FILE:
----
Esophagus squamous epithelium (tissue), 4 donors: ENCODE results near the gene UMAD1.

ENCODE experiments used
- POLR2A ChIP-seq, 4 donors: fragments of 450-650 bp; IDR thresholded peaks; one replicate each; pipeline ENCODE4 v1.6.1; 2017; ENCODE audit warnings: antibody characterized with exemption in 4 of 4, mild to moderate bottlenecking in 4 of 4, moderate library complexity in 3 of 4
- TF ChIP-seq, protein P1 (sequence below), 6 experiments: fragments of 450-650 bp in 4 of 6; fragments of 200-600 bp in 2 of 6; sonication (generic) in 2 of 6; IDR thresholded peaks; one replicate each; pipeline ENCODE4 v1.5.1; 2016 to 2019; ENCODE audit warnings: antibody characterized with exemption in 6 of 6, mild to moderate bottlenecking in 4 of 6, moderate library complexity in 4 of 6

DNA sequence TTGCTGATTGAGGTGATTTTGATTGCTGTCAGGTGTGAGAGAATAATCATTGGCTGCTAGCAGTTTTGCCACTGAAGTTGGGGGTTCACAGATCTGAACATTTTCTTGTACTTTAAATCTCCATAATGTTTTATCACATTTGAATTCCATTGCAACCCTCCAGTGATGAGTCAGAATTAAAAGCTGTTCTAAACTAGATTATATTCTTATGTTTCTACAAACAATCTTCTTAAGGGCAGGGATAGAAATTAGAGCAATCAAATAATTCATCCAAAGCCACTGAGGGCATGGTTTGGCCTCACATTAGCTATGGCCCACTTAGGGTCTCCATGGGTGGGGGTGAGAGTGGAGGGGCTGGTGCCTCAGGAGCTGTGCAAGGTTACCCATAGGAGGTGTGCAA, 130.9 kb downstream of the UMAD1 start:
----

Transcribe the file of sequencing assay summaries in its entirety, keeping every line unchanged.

Esophagus squamous epithelium (tissue), 4 donors: ENCODE results near the gene UMAD1.

ENCODE experiments used
- POLR2A ChIP-seq, 4 donors: fragments of 450-650 bp; IDR thresholded peaks; one replicate each; pipeline ENCODE4 v1.6.1; 2017; ENCODE audit warnings: antibody characterized with exemption in 4 of 4, mild to moderate bottlenecking in 4 of 4, moderate library complexity in 3 of 4
- TF ChIP-seq, protein P1 (sequence below), 6 experiments: fragments of 450-650 bp in 4 of 6; fragments of 200-600 bp in 2 of 6; sonication (generic) in 2 of 6; IDR thresholded peaks; one replicate each; pipeline ENCODE4 v1.5.1; 2016 to 2019; ENCODE audit warnings: antibody characterized with exemption in 6 of 6, mild to moderate bottlenecking in 4 of 6, moderate library complexity in 4 of 6

DNA sequence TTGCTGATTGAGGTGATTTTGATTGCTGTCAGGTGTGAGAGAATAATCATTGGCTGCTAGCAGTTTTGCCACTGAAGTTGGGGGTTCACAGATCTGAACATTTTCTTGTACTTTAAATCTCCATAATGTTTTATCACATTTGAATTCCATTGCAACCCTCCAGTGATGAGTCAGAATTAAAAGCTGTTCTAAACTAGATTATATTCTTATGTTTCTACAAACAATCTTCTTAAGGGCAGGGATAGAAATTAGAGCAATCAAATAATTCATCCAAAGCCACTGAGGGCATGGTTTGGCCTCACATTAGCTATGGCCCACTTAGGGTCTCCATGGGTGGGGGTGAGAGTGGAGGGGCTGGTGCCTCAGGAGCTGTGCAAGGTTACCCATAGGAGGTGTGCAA, 130.9 kb downstream of the UMAD1 start: